Cold Fusion was first reported in 1989. The original experiment was supposed to have produced extra heat that could not be explained wiht chemistry or electronics, so naturally, fusion was considered. Contrary to popular belief, that original experiment has been replicated successfully. The problem isn’t that the first experiment produced actual extra heat and no…... Read more »

Østgaard, N., Gjesteland, T., Carlson, B., Collier, A., Cummer, S., Lu, G., & Christian, H. (2013) Simultaneous observations of optical lightning and terrestrial gamma ray flash from space. Geophysical Research Letters. DOI: 10.1002/grl.50466  

  • June 6, 2013
  • 10:50 AM
  • 446 views

The Science of Melting Ice Sheets: New review in Nature

by Greg Laden in Greg Laden's Blog

A paper came out in today’s Nature about glacial melting and its contribution to sea level rise. This paper does not present new research, but rather summarizes and evaluates the last several years of research on modeling and measuring contiental glaciers and their dynamics. From the Abstract: Since the 2007 Intergovernmental Panel on Climate Change…... Read more »

Hanna, E., Navarro, F., Pattyn, F., Domingues, C., Fettweis, X., Ivins, E., Nicholls, R., Ritz, C., Smith, B., Tulaczyk, S.... (2013) Ice-sheet mass balance and climate change. Nature, 498(7452), 51-59. DOI: 10.1038/nature12238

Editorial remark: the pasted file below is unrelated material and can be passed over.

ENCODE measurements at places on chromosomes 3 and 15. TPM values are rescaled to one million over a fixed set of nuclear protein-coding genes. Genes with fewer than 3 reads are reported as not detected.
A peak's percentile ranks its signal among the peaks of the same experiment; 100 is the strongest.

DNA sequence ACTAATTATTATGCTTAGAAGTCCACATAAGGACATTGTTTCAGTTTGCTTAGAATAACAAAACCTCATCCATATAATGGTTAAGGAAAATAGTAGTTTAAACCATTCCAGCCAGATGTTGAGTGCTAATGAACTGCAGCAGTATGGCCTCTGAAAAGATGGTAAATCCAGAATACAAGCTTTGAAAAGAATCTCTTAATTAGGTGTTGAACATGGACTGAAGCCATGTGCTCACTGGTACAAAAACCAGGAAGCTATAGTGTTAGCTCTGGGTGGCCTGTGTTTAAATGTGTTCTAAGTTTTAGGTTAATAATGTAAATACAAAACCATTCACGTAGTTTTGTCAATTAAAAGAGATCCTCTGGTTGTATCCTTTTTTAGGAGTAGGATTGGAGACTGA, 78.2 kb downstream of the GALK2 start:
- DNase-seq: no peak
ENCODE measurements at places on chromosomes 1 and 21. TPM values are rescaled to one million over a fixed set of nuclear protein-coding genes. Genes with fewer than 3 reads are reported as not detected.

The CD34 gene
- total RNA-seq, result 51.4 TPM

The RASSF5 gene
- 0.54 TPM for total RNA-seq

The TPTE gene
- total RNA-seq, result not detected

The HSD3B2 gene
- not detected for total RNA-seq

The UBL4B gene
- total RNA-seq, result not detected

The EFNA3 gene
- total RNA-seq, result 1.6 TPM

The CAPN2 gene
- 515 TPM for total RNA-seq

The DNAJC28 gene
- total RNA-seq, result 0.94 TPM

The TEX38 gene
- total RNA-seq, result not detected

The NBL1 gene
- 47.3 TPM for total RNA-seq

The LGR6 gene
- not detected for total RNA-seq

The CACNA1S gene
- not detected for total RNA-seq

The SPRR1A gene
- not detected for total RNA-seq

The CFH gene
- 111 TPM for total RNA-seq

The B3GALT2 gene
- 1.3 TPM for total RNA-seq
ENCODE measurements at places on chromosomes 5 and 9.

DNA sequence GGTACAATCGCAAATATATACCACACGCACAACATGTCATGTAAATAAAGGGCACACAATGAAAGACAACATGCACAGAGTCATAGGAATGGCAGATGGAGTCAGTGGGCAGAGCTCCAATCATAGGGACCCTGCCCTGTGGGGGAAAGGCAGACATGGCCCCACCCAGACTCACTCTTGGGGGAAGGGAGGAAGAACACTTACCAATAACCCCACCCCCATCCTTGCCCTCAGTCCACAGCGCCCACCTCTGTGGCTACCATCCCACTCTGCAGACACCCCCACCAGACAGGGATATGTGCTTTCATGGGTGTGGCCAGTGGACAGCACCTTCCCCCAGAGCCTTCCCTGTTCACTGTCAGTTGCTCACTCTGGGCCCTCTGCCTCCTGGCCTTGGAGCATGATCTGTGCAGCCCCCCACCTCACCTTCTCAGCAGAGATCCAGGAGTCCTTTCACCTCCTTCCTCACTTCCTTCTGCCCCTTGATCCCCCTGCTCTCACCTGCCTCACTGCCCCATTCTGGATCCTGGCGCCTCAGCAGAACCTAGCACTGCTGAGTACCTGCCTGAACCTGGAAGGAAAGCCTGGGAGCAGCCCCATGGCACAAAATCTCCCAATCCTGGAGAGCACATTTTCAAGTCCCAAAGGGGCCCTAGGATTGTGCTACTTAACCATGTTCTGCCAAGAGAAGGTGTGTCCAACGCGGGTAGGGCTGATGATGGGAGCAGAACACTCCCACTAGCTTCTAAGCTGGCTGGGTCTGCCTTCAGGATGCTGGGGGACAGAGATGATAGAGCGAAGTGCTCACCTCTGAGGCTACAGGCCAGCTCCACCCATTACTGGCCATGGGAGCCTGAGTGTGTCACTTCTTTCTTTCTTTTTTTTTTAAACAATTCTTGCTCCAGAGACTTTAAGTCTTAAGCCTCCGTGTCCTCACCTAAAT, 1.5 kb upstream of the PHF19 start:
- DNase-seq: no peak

• June 4, 2013
  • 11:32 AM
  • 612 views

Linking Weather Extremes to Global Warming

by Greg Laden in Greg Laden's Blog

Global Warming is the increase in the Earth’s temperature owing to the greenhouse effects of the release of CO2 and other gasses into the atmosphere, mainly by humans burning fossil fuel, but also by the release of Methane from oil wells and melting of Arctic permafrost, natural gas from leaky pipes, and so on. This…... Read more »

Petoukhov, V., Rahmstorf, S., Petri, S., & Schellnhuber, H. (2013) Quasiresonant amplification of planetary waves and recent Northern Hemisphere weather extremes. Proceedings of the National Academy of Sciences, 110(14), 5336-5341. DOI: 10.1073/pnas.1222000110  

  • May 29, 2013
  • 10:00 AM
  • 390 views

How do snails coil?

by Greg Laden in Greg Laden's Blog

Typically, snails coil as they grow. The exact shape and characteristics of the coil are known to be a combination of genetic and environmental factors, depending on the snail. There is an interesting story involving snails and the young Jean Piaget. Piaget is famous for his work in psychology, but before that, when he was…... Read more »

  • May 16, 2013
  • 12:00 PM
  • 493 views

Global Warming Consensus: We can haz it!